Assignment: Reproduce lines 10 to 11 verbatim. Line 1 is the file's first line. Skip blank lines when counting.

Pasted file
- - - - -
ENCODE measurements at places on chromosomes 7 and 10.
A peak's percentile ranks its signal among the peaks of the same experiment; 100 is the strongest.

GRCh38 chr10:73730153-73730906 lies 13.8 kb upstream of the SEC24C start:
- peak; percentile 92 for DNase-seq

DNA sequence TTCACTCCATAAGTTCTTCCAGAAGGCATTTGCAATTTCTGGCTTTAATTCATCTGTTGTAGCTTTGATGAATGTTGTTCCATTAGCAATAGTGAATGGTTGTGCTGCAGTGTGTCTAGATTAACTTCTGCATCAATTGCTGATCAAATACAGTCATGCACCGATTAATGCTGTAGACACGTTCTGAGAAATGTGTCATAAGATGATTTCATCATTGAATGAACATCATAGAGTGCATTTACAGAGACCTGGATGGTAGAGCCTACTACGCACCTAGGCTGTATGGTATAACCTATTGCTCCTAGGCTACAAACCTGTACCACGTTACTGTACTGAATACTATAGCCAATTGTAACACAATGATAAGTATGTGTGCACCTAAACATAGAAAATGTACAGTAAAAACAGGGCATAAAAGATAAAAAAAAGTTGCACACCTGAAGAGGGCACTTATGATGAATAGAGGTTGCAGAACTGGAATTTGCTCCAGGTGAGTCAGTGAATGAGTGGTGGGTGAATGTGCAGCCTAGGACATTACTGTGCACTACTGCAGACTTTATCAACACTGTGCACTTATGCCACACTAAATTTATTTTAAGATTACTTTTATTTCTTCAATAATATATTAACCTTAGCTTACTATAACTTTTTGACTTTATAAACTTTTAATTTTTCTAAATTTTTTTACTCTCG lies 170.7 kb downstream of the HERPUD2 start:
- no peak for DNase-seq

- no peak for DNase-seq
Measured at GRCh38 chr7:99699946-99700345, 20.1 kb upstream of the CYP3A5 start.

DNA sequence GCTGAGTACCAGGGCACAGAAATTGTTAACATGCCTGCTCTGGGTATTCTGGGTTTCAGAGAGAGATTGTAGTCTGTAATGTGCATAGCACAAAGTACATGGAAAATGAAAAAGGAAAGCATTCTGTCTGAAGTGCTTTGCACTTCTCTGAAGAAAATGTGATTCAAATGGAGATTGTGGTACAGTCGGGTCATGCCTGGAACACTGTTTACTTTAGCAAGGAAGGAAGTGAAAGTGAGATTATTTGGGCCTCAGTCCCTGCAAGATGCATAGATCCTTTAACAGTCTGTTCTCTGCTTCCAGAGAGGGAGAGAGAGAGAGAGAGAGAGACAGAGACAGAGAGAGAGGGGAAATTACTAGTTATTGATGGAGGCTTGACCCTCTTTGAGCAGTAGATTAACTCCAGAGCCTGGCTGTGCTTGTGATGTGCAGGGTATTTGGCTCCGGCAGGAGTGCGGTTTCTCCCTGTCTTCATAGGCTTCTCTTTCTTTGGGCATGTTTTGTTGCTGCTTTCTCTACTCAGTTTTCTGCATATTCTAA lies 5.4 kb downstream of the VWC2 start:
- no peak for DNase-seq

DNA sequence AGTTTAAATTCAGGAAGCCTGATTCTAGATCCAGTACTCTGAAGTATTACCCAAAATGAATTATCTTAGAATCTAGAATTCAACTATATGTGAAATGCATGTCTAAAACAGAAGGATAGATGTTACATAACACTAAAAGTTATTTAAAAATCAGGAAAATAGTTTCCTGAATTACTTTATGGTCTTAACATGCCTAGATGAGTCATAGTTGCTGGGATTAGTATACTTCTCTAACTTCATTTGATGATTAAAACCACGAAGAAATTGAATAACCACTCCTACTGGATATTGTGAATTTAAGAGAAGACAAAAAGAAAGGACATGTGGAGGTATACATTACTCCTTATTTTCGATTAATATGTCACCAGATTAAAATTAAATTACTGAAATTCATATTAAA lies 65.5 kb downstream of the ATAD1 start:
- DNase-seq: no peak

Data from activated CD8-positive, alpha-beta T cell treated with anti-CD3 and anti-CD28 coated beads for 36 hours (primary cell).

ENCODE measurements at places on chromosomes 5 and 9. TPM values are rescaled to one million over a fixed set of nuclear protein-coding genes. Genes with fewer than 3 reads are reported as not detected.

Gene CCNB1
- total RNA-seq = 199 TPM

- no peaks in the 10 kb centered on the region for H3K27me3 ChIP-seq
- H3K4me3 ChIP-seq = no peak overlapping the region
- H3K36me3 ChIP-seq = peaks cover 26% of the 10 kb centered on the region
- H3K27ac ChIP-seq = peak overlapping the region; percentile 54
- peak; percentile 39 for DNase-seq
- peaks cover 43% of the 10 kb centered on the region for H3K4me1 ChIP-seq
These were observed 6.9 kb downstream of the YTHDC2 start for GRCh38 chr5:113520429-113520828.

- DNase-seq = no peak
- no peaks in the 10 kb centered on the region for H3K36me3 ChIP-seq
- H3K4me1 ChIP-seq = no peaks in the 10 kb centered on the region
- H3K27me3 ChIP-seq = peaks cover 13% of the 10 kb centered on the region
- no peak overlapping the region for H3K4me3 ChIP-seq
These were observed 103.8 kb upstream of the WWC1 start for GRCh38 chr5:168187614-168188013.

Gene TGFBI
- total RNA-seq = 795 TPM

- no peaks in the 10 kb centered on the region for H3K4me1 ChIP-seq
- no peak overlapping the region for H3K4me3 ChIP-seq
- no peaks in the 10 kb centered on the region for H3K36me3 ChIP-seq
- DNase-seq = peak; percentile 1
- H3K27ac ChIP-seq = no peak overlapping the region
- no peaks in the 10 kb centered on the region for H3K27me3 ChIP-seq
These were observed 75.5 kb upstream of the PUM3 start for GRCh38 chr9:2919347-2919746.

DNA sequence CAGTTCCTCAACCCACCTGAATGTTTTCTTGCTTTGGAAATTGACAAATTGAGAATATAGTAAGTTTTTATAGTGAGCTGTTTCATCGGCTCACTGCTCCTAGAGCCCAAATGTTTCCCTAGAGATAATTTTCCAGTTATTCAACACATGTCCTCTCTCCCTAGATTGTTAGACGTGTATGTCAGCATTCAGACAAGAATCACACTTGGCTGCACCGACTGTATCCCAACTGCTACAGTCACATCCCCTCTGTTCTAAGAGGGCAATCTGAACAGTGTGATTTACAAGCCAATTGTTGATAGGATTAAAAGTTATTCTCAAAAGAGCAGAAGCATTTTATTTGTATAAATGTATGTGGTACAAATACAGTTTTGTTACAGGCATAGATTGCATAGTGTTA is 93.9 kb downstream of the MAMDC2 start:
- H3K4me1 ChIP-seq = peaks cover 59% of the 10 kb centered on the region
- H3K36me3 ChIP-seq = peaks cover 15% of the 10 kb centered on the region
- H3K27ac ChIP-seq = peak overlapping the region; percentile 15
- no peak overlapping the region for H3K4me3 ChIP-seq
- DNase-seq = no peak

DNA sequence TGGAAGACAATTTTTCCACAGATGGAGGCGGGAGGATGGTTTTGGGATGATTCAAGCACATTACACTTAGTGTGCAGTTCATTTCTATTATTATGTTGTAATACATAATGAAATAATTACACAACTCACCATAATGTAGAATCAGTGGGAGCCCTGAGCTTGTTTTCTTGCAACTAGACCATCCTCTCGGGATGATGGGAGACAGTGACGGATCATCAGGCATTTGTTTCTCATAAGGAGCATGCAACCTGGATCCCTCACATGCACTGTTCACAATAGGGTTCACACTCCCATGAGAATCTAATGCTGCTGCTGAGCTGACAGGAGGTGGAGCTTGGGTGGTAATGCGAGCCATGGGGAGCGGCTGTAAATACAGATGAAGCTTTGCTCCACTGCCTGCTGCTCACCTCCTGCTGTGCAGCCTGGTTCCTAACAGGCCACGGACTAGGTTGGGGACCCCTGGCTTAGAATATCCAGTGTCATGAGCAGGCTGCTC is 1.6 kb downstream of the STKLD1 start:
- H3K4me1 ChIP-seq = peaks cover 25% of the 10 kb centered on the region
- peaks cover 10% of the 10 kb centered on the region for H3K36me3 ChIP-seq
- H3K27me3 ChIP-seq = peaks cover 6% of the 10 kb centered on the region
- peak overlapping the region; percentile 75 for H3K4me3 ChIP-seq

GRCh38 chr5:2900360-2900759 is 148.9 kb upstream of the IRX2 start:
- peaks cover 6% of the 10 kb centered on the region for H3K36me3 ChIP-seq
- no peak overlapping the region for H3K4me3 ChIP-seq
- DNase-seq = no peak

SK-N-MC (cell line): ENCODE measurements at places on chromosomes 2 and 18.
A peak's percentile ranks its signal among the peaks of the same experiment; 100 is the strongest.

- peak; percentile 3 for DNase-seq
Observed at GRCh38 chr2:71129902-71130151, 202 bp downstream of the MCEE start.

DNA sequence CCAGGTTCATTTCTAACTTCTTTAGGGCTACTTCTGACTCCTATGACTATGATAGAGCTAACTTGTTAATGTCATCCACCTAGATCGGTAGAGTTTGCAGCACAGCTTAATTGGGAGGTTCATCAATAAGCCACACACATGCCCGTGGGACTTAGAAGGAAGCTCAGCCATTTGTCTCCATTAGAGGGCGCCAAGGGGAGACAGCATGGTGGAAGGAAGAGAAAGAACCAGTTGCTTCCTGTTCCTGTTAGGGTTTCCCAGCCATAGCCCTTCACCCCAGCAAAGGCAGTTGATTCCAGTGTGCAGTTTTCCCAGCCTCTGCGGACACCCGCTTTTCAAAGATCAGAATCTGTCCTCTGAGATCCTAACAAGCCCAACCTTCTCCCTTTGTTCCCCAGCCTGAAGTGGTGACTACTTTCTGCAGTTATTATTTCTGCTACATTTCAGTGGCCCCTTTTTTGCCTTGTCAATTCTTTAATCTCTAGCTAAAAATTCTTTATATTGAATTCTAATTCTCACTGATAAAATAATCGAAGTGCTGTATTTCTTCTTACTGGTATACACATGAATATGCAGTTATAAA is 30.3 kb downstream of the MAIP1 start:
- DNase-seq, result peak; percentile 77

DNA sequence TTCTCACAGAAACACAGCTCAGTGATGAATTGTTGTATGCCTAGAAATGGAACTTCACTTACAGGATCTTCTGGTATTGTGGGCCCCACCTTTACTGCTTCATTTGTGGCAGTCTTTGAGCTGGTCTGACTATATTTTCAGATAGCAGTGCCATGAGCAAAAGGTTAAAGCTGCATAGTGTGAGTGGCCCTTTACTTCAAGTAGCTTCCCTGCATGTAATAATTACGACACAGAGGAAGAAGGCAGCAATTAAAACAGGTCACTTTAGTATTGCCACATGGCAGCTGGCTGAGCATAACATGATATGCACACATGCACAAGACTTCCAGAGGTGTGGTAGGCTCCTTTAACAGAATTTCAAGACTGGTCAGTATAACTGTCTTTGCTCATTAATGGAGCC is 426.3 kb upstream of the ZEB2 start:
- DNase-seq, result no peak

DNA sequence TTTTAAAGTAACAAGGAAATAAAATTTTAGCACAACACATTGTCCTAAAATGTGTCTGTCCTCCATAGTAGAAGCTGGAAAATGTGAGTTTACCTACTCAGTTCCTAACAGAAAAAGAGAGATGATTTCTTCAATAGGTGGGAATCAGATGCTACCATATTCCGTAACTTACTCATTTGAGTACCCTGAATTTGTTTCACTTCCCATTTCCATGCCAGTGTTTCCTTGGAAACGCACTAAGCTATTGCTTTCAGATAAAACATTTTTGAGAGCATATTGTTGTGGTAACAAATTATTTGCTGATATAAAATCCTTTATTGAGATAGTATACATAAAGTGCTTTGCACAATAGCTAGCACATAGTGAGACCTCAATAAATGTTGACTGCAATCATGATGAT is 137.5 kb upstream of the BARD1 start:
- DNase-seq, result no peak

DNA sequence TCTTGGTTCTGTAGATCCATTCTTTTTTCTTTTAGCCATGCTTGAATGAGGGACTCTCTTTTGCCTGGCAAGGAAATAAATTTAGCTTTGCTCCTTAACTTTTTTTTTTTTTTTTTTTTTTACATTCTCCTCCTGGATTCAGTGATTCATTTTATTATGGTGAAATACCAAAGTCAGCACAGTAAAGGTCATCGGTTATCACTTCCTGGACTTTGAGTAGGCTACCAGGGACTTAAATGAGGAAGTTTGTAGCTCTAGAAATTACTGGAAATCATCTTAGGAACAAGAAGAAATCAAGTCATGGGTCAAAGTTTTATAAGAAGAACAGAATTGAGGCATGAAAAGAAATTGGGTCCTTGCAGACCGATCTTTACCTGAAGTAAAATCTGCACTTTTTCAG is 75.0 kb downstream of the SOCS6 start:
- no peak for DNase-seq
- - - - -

- no peak for DNase-seq

DNA sequence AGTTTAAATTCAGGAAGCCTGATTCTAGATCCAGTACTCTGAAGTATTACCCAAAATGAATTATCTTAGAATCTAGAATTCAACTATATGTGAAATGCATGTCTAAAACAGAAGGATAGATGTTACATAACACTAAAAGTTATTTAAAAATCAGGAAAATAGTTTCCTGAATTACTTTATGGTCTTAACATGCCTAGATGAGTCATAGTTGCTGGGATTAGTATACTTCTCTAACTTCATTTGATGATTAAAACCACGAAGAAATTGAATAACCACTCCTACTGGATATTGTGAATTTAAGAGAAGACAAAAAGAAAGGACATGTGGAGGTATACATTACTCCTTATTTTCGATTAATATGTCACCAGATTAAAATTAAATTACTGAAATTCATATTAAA lies 65.5 kb downstream of the ATAD1 start: